• John Doe was found guilty of the murder.

  • The court found John Doe guilty of the murder of Jane Doe last August and sentenced him to life. (2. presents additional content -> 1. redundant)

  • Eighteen decapitated bodies have been found in a mass grave in northern Algeria, press reports said Thursday.

  • Algerian newspapers have reported on Thursday that 18 decapitulated bodies have been found by the authorities. (equivalent content)

Reranking based on repeated content
Reranking based on repeated content

  • redundancy penalty Rij for each sentence i which overlaps with sentences j that have higher score value

  • redundancy penalty for a sentence: max (Rij)

  • new_score(si) = wcCi + wpPi + wfFi – wRRi

  • all sentences are reranked by new_score and a new extract in created

  • iteration until reranking does not result in a different extract

Knowledge rich approaches
Knowledge-rich approaches

  • structured information can be used as the starting point for summarization

    • structured information: e.g. data and knowledge bases

    • may have been produced by processing input text (information extraction)

  • summarizer does not have to address the linguistic complexities and variability of the input, but also the structure of the input text is not available

Knowledge rich approaches1
Knowledge-rich approaches

  • there is a need for measures of salience and relevance that are dependent on the knowledge source

  • addressing cohesion, and fluency becomes the entire responsibility of the generator


  • McKeown, Robin, Kukich (1995): Generating concise natural language summaries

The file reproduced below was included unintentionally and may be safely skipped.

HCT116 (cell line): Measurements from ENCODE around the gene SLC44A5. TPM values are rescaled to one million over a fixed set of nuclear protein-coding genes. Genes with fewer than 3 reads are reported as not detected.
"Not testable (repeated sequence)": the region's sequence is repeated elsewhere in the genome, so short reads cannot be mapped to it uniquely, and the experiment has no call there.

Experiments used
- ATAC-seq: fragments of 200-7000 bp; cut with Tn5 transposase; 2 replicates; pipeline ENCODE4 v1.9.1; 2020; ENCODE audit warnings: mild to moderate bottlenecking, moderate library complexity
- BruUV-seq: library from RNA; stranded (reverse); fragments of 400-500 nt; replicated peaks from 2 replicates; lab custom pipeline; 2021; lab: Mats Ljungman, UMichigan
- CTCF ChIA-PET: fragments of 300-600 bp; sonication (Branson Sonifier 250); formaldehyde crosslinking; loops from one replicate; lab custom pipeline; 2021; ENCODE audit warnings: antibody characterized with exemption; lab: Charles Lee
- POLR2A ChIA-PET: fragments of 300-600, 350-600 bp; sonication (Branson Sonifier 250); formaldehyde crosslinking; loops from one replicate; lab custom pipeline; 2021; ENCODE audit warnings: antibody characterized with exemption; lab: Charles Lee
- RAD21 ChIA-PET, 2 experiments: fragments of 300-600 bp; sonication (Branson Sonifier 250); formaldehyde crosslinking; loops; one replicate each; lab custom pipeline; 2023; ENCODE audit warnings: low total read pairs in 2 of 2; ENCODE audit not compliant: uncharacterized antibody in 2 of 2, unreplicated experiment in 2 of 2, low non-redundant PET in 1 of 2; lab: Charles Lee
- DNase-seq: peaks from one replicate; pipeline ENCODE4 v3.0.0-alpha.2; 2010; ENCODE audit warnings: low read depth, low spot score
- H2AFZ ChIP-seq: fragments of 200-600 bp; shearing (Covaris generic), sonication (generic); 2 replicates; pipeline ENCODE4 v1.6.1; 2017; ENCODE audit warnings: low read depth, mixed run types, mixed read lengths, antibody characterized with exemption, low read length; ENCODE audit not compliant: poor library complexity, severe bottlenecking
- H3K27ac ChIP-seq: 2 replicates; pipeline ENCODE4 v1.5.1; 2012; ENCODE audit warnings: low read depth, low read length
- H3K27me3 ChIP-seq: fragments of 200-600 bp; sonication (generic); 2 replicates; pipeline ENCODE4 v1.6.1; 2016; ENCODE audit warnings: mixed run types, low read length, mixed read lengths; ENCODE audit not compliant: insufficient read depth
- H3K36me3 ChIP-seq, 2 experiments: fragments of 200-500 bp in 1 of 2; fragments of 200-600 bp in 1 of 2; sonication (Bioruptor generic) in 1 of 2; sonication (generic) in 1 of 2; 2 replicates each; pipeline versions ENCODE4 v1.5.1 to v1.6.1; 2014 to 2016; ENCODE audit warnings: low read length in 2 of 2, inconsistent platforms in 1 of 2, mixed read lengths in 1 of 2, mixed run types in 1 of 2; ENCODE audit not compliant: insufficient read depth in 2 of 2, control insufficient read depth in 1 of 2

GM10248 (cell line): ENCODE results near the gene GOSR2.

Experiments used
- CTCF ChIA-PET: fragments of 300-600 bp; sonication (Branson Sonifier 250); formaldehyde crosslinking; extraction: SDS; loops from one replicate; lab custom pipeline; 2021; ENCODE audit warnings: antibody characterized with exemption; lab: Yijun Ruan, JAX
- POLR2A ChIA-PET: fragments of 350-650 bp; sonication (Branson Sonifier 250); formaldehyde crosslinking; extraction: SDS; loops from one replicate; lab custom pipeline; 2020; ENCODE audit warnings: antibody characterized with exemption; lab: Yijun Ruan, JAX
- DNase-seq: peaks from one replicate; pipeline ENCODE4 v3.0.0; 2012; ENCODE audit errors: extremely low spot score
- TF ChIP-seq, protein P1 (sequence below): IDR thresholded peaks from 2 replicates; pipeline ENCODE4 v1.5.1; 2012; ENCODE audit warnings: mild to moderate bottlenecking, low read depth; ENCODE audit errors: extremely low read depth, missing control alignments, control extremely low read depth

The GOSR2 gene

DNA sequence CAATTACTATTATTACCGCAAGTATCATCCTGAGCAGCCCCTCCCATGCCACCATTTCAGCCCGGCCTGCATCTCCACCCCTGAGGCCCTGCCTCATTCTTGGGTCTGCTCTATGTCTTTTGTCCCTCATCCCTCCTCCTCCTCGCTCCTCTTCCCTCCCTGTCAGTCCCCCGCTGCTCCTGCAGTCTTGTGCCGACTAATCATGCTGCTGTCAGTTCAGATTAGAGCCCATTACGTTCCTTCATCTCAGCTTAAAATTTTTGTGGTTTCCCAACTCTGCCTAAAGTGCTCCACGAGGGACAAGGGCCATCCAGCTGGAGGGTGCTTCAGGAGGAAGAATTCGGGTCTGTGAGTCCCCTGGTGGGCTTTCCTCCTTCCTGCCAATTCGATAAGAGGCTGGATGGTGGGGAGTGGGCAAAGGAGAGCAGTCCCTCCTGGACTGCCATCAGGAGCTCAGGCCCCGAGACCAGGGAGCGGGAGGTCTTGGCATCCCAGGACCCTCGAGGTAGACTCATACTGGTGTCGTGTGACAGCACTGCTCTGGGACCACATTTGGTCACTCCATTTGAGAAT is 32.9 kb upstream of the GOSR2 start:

• goal: folding information from multiple facts into a single sentence using concise linguistic constructions


  • produces summaries of basketball games

  • first creates a draft of essential facts

  • then uses revision rules constrained by the draft wording to add in additional facts as the text allows

    • revision rules have been extracted by studying human-written game summaries


  • input:

    • a set of box scores for a basketball game

    • historical information (from a database)

  • task:

    • summarize the highlights of the game, underscoring their significance in the light of previous games

  • output:

    • a short summary: a few sentences


  • the box score input is represented as a conceptual network that expresses relations between what were the columns and rows of the table

  • essential facts: the game result, its location, date and at least one final game statistic (the most remarkable statistic of a winning team player)


  • essential facts can be obtained directly from the box-score

  • in addition, other potential facts

    • other notable game statistics of individual players - from box-score

    • game result streaks (Utah recorded its fourth straight win) - historical

    • extremum performances such as maximums or minimums - historical


  • essential facts are always included

  • potential facts are included if there is space

    • decision on the potential facts to be included could be based on the possibility to combine the facts to the essential information in cohesive and stylistically successful ways


  • given facts:

    • Karl Malone scored 39 points.

    • Karl Malone’s 39 point performance is equal to his season high

  • a single sentence is produced:

    • Karl Malone tied his season high with 39 points

Current topics in text summarization
Current topics in text summarization

  • multi-document summarization

  • non-extrative summarization (abstracts)

  • spoken language (incl. dialogue) summarization

  • multilingual summarization

  • integrating of question answering and text summarization

  • web-based & multimedia summarization

  • evaluation of summarization systems

    • Document Understanding Conferences (DUC)

Mapping to the information retrieval process
Mapping to the information retrieval process









query reformulation